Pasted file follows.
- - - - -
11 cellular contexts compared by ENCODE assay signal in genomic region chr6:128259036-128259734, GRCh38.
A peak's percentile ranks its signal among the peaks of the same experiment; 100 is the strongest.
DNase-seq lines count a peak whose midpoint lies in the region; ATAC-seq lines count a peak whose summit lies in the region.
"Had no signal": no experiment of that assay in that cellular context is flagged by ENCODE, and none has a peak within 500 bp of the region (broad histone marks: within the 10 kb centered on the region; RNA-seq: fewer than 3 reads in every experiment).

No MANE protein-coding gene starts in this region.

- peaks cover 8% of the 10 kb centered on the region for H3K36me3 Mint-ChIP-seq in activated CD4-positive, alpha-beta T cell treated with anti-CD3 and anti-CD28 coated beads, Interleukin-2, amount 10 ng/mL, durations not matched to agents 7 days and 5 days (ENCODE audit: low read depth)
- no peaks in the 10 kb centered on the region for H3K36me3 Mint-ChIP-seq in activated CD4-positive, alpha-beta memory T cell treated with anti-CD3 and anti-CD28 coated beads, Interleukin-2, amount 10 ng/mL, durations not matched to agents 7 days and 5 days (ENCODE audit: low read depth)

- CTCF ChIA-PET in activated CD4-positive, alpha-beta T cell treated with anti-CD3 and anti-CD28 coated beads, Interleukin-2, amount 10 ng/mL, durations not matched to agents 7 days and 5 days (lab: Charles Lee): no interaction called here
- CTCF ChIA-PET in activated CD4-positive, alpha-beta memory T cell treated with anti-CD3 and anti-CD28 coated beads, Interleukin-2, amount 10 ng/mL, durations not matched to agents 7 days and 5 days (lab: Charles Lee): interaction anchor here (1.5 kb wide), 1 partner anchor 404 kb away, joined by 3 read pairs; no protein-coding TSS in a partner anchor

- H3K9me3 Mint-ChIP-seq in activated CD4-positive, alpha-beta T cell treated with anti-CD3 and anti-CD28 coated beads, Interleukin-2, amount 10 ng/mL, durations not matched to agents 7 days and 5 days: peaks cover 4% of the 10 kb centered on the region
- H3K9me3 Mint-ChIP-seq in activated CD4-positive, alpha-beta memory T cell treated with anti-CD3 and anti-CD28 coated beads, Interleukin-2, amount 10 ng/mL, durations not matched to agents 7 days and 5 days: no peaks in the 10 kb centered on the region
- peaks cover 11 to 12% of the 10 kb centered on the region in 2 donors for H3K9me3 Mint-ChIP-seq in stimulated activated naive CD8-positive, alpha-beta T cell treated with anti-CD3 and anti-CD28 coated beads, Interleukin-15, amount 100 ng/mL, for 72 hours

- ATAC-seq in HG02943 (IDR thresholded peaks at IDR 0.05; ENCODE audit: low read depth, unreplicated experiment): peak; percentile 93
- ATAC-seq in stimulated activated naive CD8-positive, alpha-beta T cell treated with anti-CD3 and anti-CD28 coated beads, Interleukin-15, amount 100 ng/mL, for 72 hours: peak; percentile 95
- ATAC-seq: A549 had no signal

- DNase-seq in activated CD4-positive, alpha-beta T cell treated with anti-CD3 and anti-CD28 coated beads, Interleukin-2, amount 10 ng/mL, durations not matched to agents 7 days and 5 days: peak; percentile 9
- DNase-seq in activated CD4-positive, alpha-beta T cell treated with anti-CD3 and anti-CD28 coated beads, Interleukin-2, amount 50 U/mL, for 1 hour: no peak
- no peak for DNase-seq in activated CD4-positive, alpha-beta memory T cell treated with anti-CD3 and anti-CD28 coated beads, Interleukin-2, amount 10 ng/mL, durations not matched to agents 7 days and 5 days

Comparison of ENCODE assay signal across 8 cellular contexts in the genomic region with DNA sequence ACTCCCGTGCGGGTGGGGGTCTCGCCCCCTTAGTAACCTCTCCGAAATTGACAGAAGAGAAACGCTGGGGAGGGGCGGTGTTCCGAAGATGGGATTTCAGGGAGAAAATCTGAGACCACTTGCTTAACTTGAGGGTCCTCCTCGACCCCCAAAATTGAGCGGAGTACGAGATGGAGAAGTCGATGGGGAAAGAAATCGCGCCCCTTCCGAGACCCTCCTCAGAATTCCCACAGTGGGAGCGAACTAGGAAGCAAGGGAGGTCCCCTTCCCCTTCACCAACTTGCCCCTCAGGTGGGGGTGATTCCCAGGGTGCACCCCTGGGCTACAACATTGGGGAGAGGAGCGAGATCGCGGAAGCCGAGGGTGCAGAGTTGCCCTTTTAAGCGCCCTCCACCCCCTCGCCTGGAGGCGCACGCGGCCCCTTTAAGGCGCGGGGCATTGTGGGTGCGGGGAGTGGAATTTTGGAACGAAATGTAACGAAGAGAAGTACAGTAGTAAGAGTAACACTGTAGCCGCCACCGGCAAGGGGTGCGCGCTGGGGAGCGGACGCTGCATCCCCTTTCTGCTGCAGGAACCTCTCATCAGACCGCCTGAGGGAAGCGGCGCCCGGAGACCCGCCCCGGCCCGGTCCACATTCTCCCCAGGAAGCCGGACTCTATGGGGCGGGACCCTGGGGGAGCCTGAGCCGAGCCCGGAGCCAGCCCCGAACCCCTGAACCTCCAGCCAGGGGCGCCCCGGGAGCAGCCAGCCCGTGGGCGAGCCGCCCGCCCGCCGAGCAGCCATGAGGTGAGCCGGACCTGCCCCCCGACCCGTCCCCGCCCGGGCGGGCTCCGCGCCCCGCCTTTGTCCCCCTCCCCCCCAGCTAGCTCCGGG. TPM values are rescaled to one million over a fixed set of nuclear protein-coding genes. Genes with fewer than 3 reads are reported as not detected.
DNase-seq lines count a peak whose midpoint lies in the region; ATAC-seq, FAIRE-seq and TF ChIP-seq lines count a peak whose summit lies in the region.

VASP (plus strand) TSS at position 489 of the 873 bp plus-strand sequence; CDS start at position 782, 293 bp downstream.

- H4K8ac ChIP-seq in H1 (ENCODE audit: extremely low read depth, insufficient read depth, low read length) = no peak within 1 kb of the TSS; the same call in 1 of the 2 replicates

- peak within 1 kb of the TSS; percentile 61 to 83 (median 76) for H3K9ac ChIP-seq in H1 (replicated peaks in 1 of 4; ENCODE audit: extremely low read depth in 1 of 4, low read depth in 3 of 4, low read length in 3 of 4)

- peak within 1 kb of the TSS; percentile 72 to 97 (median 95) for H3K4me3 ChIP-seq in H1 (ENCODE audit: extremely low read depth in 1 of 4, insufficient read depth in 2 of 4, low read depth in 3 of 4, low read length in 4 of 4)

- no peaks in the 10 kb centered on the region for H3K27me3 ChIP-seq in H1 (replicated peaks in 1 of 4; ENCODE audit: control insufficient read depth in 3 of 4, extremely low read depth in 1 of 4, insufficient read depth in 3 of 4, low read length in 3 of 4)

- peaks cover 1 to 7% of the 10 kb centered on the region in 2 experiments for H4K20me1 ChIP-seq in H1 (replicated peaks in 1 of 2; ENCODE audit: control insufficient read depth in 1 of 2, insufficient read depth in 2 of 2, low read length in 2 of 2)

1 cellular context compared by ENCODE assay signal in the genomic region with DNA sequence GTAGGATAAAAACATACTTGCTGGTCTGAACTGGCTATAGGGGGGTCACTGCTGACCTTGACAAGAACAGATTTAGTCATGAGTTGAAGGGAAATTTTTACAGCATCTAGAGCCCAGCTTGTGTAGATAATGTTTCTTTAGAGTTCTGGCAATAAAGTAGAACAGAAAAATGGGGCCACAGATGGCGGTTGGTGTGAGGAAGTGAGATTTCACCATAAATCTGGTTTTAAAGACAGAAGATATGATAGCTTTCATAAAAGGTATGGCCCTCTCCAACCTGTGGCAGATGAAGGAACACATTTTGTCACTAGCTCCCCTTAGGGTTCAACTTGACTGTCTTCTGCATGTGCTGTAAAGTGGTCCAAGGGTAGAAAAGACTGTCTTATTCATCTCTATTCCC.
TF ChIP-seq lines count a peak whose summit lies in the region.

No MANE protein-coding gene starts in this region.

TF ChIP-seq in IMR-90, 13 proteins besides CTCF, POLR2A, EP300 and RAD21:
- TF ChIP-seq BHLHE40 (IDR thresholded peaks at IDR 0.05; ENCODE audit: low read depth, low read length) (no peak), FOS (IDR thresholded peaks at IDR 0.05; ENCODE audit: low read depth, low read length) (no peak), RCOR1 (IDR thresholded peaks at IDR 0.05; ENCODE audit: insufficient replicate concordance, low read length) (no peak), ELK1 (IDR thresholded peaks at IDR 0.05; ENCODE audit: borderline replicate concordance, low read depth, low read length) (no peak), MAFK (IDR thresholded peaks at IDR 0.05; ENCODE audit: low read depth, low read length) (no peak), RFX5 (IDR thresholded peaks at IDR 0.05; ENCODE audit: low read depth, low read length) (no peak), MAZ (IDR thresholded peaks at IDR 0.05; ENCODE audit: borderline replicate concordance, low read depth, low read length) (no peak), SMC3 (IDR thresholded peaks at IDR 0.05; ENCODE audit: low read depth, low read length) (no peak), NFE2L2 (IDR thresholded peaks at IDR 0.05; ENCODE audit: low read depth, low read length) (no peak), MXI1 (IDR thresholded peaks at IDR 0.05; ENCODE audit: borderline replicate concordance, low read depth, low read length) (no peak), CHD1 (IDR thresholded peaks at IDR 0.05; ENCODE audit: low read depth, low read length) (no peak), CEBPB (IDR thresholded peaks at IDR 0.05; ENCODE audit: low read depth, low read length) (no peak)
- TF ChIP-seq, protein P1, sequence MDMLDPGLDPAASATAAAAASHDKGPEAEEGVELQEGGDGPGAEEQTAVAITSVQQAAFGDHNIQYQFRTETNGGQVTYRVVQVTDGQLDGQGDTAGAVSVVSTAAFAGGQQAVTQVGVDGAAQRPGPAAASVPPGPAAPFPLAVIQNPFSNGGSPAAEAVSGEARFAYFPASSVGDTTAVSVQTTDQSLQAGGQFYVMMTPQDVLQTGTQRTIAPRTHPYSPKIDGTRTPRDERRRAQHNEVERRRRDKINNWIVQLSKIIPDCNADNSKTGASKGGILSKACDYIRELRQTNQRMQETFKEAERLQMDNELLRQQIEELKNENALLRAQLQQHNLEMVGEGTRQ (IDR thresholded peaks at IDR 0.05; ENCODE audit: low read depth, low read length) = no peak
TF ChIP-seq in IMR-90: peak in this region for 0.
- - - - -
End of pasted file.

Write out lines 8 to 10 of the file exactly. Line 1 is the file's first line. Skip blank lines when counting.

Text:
- CTCF ChIA-PET in activated CD4-positive, alpha-beta T cell treated with anti-CD3 and anti-CD28 coated beads, Interleukin-2, amount 10 ng/mL, durations not matched to agents 7 days and 5 days (lab: Charles Lee): no interaction called here
- CTCF ChIA-PET in activated CD4-positive, alpha-beta memory T cell treated with anti-CD3 and anti-CD28 coated beads, Interleukin-2, amount 10 ng/mL, durations not matched to agents 7 days and 5 days (lab: Charles Lee): interaction anchor here (1.5 kb wide), 1 partner anchor 404 kb away, joined by 3 read pairs; no protein-coding TSS in a partner anchor

- H3K9me3 Mint-ChIP-seq in activated CD4-positive, alpha-beta T cell treated with anti-CD3 and anti-CD28 coated beads, Interleukin-2, amount 10 ng/mL, durations not matched to agents 7 days and 5 days: peaks cover 4% of the 10 kb centered on the region